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REPORT FINDS BUSINESS CONCERN AT GOVERNMENT PRACTICE

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The Social Market Foundation's business forum's regulatory best practice group works with its members, led by the C...
The Social Market Foundation's business forum's regulatory best practice group works with its members, led by the Confederation of British Industry, Institute of Directors and British Chambers of Commerce, and the institutions of government to promote more user-friendly policy and regulatory processes in the UK and Brussels.

Its latest report*, published today, draws on a surveys of a wide range of business organisations and a forum series in which several sector regulators offered their thoughts on deficiencies and improvements.

The report, Accountable Government, ranks the top 20 business concerns about

the system, ranging from 'process failure' items such as investment

uncertainty associated with political risk, poor cost: benefit analysis and

insufficiently evidence-based decision-making to annoyance over poor

communication, including documents often being unavailable until days after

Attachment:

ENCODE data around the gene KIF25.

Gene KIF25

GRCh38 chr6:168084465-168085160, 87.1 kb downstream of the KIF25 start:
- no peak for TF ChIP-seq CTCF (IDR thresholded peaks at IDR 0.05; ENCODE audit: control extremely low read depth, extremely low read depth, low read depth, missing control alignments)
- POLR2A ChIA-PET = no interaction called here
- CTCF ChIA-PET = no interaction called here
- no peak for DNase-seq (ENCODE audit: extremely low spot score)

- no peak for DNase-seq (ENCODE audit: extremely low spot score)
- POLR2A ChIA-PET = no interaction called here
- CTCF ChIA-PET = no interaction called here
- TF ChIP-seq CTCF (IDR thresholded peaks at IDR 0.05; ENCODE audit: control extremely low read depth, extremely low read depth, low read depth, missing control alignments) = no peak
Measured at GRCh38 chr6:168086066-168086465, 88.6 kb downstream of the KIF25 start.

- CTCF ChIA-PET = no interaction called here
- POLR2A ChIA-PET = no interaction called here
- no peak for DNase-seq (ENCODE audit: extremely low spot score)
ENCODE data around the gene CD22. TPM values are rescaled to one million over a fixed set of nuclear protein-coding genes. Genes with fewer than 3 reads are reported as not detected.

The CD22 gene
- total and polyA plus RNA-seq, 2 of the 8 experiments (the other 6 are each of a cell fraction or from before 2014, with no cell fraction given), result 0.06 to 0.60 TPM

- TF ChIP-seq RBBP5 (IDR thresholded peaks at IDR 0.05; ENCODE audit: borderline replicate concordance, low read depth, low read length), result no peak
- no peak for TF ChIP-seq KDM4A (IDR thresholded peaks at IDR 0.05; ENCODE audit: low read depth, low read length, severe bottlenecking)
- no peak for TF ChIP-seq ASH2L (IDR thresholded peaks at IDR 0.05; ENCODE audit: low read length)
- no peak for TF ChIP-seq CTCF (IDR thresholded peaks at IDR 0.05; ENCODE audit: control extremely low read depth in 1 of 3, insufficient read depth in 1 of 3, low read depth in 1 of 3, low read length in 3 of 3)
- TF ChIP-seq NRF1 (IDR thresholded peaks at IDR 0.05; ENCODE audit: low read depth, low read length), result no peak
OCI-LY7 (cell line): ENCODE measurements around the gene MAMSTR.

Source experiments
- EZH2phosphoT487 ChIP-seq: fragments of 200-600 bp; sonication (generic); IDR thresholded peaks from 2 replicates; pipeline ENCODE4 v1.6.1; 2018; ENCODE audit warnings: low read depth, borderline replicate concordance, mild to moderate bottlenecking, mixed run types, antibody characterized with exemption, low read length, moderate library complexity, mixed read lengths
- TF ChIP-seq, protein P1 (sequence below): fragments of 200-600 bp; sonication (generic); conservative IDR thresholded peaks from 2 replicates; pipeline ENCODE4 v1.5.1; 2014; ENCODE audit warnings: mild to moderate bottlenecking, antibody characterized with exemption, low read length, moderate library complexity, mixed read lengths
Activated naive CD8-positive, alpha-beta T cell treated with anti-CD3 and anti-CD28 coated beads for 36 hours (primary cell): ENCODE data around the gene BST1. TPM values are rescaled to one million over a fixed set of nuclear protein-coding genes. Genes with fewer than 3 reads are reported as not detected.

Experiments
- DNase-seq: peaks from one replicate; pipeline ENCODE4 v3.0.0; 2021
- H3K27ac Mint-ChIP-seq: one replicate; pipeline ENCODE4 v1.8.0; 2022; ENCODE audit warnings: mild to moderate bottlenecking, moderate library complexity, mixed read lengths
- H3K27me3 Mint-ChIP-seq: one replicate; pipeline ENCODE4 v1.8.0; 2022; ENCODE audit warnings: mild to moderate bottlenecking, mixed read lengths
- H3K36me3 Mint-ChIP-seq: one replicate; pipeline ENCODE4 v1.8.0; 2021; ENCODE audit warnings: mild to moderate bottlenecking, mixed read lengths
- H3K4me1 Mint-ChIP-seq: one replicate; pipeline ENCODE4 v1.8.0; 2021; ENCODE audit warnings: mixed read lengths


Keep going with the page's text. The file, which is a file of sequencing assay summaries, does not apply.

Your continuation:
they are announced and difficulties in learning about policy developments or

simply finding out who does what. It draws on the views of regulators, RBPG

members and others to offer recommendations including:

- A review of areas where, following the example of interest rates and

merger control, political withdrawal from the policy process might be

appropriate.

- A requirement that expert scientific and technical advice to ministers,

and the justification for any departure from it, should be published

- Giving Regulatory Impact Assessments legal status, allowing them to be

challenged if policy decisions have not taken proper account of costs and

benefits.

- Following the example of regulators in running the policy process to

strict timetables.

- Implementing the Labour 2001 Business Manifesto pledge to review

legislation and regulation after, say, three years to consider effectiveness

and whether actual costs and benefits are out of line with initial forecasts.

- Opening up the Panel For Regulatory Accountability, meant to ensure that

rules for governance of the policy process are followed but currently

operating behind closed doors, to parliamentary and public scrutiny.

- Establishing online facilities to provide automatic notification of

consultations, reports etc

- Establishing (and publicising) a One Stop Shop giving access to all

consultations across Whitehall and Brussels.

None of our recommendations call for a step change in the way Whitehall and

Brussels work. Most do not involve great cost or upheaval - they only

require a cultural Rubicon to be crossed. We are encouraged that some bodies

have already started to implement several of our ideas, but slow progress

will only entrench the concern that the survey has revealed over unnecessary

lack of transparency, accessibility, and political skewing of evidence.

* The report is available here.

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